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bark1

[bahrk] /bɑrk/
noun
1.
the abrupt, harsh, explosive cry of a dog.
2.
a similar sound made by another animal, as a fox.
3.
a short, explosive sound, as of firearms:
the bark of a revolver.
4.
a brusque order, reply, etc.:
The foreman's bark sent the idlers back to their machines.
5.
a cough.
verb (used without object)
6.
(of a dog or other animal) to utter an abrupt, explosive cry or a series of such cries.
7.
to make a similar sound:
The big guns barked.
8.
to speak or cry out sharply or gruffly:
a man who barks at his children.
9.
Informal. to advertise a theater performance, carnival sideshow, or the like, by standing at the entrance and calling out to passersby.
10.
to cough.
verb (used with object)
11.
to utter in a harsh, shouting tone:
barking orders at her subordinates.
Idioms
12.
bark at the moon, to protest in vain:
Telling her that she's misinformed is just barking at the moon.
13.
bark up the wrong tree, to assail or pursue the wrong person or object; misdirect one's efforts:
If he expects me to get him a job, he's barking up the wrong tree.
Origin
900
before 900; Middle English berken, Old English beorcan; akin to Old English borcian to bark, Old Norse berkja to bluster, Lithuanian burgė́ti to growl, quarrel, Serbo-Croatian br̀gljati to murmur
Related forms
barkless, adjective
Synonyms
11. shout, bellow, yell, roar, bawl.
Dictionary.com Unabridged
Based on the Random House Dictionary, © Random House, Inc. 2014.
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British Dictionary definitions for bark at the moon

bark1

/bɑːk/
noun
1.
the loud abrupt usually harsh or gruff cry of a dog or any of certain other animals
2.
a similar sound, such as one made by a person, gun, etc
3.
his bark is worse than his bite, he is bad-tempered but harmless
verb
4.
(intransitive) (of a dog or any of certain other animals) to make its typical loud abrupt cry
5.
(intransitive) (of a person, gun, etc) to make a similar loud harsh sound
6.
to say or shout in a brusque, peremptory, or angry tone: he barked an order
7.
(US, informal) to advertise (a show, merchandise, etc) by loudly addressing passers-by
8.
(informal) bark up the wrong tree, to misdirect one's attention, efforts, etc; be mistaken
Word Origin
Old English beorcan; related to Lithuanian burgěti to quarrel, growl

bark2

/bɑːk/
noun
1.
a protective layer of dead corky cells on the outside of the stems of woody plants
2.
any of several varieties of this substance that can be used in tanning, dyeing, or in medicine
3.
an informal name for cinchona
verb (transitive)
4.
to scrape or rub off skin, as in an injury
5.
to remove the bark or a circle of bark from (a tree or log)
6.
to cover or enclose with bark
7.
to tan (leather), principally by the tannins in barks
Word Origin
C13: from Old Norse börkr; related to Swedish, Danish bark, German Borke; compare Old Norse björkrbirch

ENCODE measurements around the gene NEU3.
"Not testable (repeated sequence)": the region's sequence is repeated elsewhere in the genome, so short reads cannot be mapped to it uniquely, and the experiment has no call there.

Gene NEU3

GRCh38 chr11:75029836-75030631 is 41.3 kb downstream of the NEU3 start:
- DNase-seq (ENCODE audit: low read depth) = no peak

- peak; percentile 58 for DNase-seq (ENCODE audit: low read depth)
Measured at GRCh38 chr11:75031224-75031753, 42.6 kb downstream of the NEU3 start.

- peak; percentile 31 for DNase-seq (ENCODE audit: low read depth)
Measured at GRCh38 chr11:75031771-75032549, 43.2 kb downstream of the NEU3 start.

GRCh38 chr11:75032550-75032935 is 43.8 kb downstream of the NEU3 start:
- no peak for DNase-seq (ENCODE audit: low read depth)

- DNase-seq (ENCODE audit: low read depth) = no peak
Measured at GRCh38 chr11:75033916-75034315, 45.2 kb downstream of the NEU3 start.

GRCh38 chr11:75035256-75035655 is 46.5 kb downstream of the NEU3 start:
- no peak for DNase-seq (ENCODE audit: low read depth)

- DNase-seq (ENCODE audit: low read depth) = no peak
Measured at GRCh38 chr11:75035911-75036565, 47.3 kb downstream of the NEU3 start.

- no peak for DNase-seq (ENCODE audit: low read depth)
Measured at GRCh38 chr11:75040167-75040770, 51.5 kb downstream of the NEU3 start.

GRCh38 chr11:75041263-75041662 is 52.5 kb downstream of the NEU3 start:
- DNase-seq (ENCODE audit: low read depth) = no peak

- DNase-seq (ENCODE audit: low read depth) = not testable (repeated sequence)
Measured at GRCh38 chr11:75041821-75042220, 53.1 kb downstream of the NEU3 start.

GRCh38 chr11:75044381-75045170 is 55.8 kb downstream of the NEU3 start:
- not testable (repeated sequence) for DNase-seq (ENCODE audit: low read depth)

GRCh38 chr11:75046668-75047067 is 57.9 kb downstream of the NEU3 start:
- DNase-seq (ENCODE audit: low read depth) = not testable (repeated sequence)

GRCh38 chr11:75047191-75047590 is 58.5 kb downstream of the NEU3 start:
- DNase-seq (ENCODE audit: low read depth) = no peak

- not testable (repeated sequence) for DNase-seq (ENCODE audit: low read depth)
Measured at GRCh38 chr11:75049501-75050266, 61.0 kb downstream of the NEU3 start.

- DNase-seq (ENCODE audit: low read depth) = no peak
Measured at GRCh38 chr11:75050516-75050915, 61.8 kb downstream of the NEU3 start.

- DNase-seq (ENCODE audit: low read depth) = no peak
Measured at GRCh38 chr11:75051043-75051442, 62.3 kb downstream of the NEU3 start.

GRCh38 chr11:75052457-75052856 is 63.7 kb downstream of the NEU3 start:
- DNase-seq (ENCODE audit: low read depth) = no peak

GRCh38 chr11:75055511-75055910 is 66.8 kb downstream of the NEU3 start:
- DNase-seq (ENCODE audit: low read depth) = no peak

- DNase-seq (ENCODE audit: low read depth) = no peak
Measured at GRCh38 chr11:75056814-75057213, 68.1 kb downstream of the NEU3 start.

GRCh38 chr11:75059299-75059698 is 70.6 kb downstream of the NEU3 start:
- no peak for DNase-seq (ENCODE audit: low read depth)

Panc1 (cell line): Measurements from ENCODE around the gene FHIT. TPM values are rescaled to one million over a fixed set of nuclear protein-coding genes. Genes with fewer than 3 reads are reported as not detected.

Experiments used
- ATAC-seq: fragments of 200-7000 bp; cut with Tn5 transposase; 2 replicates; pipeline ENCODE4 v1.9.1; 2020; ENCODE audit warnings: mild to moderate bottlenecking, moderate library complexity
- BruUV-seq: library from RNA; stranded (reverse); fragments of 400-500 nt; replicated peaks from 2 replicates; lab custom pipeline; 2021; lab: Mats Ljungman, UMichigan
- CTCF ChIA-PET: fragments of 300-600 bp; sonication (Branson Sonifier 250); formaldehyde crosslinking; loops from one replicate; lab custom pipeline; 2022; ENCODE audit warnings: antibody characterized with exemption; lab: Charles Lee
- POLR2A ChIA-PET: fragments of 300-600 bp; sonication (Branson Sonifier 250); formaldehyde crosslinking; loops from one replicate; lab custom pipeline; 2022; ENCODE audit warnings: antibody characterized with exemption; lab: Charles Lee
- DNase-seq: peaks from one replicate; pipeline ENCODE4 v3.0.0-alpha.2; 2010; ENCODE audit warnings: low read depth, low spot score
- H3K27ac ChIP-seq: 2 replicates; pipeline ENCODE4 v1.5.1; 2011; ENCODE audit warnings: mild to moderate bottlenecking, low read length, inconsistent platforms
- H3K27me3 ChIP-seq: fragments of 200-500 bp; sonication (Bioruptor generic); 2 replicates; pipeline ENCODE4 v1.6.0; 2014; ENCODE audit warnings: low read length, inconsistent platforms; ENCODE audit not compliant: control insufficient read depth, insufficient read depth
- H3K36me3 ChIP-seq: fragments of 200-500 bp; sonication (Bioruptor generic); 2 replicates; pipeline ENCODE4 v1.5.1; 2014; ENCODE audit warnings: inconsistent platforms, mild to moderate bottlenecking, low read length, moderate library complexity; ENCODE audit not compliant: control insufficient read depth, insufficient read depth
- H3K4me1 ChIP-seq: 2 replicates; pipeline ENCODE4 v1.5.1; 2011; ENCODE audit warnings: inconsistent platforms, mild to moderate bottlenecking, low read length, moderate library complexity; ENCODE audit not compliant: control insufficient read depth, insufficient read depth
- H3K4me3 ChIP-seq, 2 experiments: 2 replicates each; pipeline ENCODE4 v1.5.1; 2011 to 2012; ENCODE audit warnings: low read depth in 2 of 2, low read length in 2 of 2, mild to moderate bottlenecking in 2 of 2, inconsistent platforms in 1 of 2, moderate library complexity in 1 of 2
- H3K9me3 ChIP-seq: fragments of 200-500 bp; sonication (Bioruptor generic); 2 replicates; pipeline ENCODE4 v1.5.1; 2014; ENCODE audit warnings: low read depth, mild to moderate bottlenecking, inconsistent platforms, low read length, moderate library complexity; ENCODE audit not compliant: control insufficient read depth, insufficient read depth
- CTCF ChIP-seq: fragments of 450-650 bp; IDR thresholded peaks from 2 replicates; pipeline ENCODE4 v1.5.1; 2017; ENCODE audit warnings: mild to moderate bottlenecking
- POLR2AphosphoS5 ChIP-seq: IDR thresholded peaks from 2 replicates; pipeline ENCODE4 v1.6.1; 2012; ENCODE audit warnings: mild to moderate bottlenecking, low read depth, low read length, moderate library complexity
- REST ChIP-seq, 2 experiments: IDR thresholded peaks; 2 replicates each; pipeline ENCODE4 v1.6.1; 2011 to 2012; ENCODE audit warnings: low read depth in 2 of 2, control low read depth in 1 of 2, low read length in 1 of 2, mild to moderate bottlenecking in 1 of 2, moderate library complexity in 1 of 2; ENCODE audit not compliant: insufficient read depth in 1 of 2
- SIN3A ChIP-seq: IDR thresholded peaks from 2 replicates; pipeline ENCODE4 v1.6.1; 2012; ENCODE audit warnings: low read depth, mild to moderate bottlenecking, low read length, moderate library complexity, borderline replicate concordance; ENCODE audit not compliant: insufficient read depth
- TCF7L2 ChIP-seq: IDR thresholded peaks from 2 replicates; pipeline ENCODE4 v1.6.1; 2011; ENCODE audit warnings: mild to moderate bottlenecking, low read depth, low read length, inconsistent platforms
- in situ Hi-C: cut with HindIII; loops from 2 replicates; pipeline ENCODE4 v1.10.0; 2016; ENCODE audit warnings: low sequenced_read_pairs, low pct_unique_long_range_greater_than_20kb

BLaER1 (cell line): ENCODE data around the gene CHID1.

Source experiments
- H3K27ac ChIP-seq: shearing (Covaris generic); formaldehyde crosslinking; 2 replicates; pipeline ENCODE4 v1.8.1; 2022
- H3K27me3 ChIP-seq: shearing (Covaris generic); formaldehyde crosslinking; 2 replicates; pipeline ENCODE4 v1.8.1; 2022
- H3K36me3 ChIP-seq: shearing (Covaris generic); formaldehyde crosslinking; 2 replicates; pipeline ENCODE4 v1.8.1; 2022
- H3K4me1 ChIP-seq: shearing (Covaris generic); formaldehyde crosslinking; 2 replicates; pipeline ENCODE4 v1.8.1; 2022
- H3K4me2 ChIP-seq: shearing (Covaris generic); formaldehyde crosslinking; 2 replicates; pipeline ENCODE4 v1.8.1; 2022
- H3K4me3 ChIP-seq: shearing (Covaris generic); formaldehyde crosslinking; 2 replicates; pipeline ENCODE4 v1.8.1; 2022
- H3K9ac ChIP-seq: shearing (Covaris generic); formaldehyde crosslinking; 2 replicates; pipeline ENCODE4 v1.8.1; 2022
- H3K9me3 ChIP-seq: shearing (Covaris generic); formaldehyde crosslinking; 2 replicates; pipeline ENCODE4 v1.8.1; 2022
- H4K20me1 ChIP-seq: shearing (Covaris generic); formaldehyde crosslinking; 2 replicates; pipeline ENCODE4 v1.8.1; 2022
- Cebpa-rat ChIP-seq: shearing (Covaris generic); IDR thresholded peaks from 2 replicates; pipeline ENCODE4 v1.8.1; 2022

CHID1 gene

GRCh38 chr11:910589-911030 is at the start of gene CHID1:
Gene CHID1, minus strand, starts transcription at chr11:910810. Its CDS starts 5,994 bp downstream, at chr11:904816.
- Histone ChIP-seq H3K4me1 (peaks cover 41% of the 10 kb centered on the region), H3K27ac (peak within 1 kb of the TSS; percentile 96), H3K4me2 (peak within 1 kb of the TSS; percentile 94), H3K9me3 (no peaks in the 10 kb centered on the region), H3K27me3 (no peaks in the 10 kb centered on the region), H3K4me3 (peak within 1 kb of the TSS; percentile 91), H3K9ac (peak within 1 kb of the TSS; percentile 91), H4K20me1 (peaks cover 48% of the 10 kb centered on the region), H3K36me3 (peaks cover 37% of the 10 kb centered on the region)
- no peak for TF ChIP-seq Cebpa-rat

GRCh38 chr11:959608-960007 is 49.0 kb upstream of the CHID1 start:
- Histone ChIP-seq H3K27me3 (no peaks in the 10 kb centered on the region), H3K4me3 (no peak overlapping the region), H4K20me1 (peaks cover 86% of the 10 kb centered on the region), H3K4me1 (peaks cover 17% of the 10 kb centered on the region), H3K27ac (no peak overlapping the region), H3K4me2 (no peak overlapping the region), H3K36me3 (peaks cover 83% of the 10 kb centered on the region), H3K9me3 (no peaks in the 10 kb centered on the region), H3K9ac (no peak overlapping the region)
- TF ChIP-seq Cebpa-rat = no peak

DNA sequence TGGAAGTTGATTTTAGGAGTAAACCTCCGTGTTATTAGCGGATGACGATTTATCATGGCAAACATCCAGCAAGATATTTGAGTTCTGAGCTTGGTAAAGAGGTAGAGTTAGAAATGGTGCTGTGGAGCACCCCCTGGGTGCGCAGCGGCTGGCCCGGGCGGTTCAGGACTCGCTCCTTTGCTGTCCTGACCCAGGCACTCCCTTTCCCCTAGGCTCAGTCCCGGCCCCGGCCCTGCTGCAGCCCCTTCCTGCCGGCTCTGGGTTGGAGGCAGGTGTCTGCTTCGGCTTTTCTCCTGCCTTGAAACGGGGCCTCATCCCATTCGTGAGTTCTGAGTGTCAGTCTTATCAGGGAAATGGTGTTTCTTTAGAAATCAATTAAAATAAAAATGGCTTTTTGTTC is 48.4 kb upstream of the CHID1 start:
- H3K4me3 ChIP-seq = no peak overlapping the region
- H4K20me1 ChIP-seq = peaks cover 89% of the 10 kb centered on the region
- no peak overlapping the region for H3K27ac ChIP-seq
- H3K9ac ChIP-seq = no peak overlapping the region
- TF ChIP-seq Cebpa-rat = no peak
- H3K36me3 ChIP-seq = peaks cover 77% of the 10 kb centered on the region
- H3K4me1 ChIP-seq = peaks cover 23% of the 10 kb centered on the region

bark3

/bɑːk/
noun
1.
a variant spelling (esp US) of barque
Collins English Dictionary - Complete & Unabridged 2012 Digital Edition
© William Collins Sons & Co. Ltd. 1979, 1986 © HarperCollins
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Word Origin and History for bark at the moon

bark

n.

"tree skin," c.1300, from a Scandinavian source akin to Old Norse borkr "bark," from Proto-Germanic *barkuz, which probably is related to birch and Low German borke. The native word was rind.

"any small ship," early 15c., from Middle French barque (15c.), from Late Latin barca (c.400 C.E.), probably cognate with Vulgar Latin *barica (see barge). More precise sense of "three-masted ship" (17c.) often is spelled barque to distinguish it.

dog sound, Old English beorc, from bark (v.). Paired and compared with bite (n.) since at least 1660s; the proverb is older: "Timid dogs bark worse than they bite" was in Latin (Canis timidus vehementius latrat quam mordet, Quintius Curtius).

v.

in reference to a dog sound, Old English beorcan "to bark," from Proto-Germanic *berkanan (cf. Old Norse berkja "to bark"), of echoic origin. Related: Barked; barking. To bark up the wrong tree is U.S. colloquial, first attested 1832, from notion of hounds following the wrong scent.

Online Etymology Dictionary, © 2010 Douglas Harper
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bark at the moon in Science
bark
  (bärk)   
The protective outer covering of the trunk, branches, and roots of trees and other woody plants. Bark includes all tissues outside the vascular cambium. In older trees, bark is usually divided into inner bark, consisting of living phloem, and outer bark, consisting of the periderm (the phelloderm, cork cambium, and cork) and all the tissues outside it. The outer bark is mainly dead tissue that protects the tree from heat, cold, insects, and other dangers. The appearance of bark varies according to the manner in which the periderm forms, as in broken layers or smoother rings. Bark also has lenticels, porous corky areas that allow for the exchange of water vapor and gases with the interior living tissues.
The American Heritage® Science Dictionary
Copyright © 2002. Published by Houghton Mifflin. All rights reserved.
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Idioms and Phrases with bark at the moon
The American Heritage® Idioms Dictionary
Copyright © 2002, 2001, 1995 by Houghton Mifflin Company. Published by Houghton Mifflin Company.
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